After months of of sleeping on the streets in South West London with nothing but a mat and sleeping bag, Emily* came to Glass Door after finally admitting to herself she needed help. Her timing was good: the winter shelters were about to open, and she made sure to be first in the queue when new guests were registering for shelter places. 

Emily's last job was as a live-in housekeeper and nanny, and when the relationship went sour, she was left without a home and an income. “I realise now I put all my eggs in one basket.” 

For a while, Emily stayed at inexpensive hostels, but she couldn’t find another job before her savings ran out. “There’s only so long you can sleep on friends’ couches,” she adds.


Without a husband or children, Emily was adrift. Her parents died seven years ago within a year of each other. “I lost my foundation. I lost my anchor in life,” Emily says.  She realises now she has been in a prolonged state of grieving. “[Losing my parents] is the hardest thing I’ve had to live through.”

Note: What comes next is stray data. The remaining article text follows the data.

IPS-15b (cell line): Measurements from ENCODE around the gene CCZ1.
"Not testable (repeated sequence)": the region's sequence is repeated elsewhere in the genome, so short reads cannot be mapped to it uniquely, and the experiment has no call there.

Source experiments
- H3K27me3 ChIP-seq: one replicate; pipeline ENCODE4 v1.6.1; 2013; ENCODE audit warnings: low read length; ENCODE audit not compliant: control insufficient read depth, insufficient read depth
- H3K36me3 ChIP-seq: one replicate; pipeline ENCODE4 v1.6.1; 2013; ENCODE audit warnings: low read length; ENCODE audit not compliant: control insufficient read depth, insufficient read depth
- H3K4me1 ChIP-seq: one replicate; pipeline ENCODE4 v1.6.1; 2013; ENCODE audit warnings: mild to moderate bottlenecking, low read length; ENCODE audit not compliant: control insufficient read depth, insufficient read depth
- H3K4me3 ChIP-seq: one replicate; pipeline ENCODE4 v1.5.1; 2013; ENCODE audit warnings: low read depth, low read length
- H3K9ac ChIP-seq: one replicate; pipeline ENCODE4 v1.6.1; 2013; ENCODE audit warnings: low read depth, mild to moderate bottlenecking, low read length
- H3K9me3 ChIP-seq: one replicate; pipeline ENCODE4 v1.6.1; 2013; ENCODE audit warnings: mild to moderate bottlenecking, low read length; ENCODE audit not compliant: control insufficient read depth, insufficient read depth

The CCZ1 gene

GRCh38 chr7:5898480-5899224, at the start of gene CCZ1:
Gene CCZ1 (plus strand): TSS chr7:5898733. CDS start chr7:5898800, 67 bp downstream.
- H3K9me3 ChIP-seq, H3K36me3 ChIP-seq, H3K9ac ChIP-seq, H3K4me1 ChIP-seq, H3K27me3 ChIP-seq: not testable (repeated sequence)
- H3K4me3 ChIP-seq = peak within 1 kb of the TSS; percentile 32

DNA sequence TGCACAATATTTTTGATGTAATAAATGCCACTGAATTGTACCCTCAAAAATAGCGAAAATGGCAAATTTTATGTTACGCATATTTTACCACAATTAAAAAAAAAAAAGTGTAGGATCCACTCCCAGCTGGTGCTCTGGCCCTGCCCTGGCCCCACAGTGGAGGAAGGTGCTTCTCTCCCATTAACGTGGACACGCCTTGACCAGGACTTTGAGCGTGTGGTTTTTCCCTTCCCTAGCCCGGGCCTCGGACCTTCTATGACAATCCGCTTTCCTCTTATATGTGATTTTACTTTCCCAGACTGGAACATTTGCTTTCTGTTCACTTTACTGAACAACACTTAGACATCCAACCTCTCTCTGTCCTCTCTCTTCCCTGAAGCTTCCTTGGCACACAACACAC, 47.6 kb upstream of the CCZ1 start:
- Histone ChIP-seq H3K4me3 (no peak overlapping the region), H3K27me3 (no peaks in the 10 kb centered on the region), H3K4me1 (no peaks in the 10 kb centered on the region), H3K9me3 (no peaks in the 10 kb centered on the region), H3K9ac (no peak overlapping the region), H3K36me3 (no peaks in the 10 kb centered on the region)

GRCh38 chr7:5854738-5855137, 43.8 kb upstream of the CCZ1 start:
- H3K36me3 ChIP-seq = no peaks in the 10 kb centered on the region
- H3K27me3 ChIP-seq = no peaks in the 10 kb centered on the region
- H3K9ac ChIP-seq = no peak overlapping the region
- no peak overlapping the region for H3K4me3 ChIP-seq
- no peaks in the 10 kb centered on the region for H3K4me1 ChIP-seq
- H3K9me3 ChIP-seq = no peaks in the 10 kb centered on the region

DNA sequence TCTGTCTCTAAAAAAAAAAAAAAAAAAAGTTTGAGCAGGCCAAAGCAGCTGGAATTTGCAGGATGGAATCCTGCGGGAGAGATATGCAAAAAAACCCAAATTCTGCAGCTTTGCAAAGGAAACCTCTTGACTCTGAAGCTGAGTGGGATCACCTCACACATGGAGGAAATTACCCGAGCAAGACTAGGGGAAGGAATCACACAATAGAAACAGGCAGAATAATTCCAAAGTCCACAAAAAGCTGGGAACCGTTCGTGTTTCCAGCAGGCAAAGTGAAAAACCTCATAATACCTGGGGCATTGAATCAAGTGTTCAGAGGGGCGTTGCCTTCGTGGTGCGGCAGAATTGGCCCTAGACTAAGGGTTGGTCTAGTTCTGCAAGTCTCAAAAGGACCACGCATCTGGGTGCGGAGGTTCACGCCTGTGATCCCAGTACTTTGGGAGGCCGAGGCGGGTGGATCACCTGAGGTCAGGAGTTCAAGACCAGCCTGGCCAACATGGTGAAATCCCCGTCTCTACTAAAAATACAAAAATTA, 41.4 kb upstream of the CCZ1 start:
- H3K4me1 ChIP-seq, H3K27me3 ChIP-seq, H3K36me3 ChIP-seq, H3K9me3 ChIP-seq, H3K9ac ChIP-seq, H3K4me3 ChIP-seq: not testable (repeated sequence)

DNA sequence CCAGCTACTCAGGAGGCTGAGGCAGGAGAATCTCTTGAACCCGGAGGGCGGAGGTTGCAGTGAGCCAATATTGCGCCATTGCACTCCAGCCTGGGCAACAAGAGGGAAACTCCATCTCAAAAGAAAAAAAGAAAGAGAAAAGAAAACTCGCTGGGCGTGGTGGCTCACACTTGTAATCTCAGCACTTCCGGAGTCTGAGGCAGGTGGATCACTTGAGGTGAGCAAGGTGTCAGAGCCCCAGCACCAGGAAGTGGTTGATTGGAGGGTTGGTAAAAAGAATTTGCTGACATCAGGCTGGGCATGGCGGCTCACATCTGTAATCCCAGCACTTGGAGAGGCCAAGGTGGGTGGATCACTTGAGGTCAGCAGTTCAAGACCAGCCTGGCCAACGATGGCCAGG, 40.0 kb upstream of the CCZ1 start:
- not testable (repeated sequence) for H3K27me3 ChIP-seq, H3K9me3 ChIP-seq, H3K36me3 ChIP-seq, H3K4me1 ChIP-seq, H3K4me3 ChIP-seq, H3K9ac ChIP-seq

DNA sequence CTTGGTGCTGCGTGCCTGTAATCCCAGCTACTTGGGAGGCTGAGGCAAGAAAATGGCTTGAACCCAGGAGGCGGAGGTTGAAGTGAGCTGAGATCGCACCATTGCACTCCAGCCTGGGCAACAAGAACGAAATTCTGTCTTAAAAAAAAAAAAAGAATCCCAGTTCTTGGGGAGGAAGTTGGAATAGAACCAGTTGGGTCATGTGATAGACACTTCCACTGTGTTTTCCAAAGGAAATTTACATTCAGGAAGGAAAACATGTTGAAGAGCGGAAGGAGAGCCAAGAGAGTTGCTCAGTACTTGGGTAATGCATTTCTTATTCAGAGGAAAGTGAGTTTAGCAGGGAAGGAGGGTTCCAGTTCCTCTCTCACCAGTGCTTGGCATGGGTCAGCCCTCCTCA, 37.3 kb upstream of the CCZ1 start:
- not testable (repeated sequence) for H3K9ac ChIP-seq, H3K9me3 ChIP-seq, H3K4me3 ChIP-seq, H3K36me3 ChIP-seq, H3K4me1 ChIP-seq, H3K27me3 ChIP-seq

When I walked through the glass door of the drop-in, that’s when things started to turn around,” says 47-year old Emily. “Coming to Glass Door, that was the moment in time when things changed.

It had taken Emily a few months to even admit to herself she was homeless. “Because I don’t look like what someone typically thinks a homeless person is supposed to look like, I think I was in denial.”


With long blond hair, clean nails and a fashionable outfit, nothing but Emily’s extra bags give away her homeless status.


She has worked hard to find places like public pools to bath. “The biggest challenges [of sleeping rough] are around safety and hygiene,” Emily adds.


The stability afforded by the night shelters has helped Emily turn things around. “Two major things have been the real breakthrough," she says. "On a daily basis, I don’t have to worry about my safety.  And because I can enjoy the meals, I don’t have to worry about food. I am more relaxed. I have the key fundamentals, so now I am able to focus on employment and finding solutions.”


Glass Door caseworker Neil then helped her apply for identification documents, some of which had been stolen or expired during her time on the street. 


When you lose your ID, it’s another piece of your identity gone,” she notes.   “Being homeless, it chinks at your confidence.


Next, Glass Door employability coordinator Jay helped Emily get her CV in order. She has already applied for a few jobs and gone on two interviews.  


She’s hopeful they will pan out. One is ready to hire her and just need a copy of her identification documents, which are due to arrive any day now.


“I’m so pleased I found Glass Door,” says Emily.

Hope has returned to my life. I really found I had lost hope. It’s a new day.

*note: Emily's name has been changed to protect her anonymity.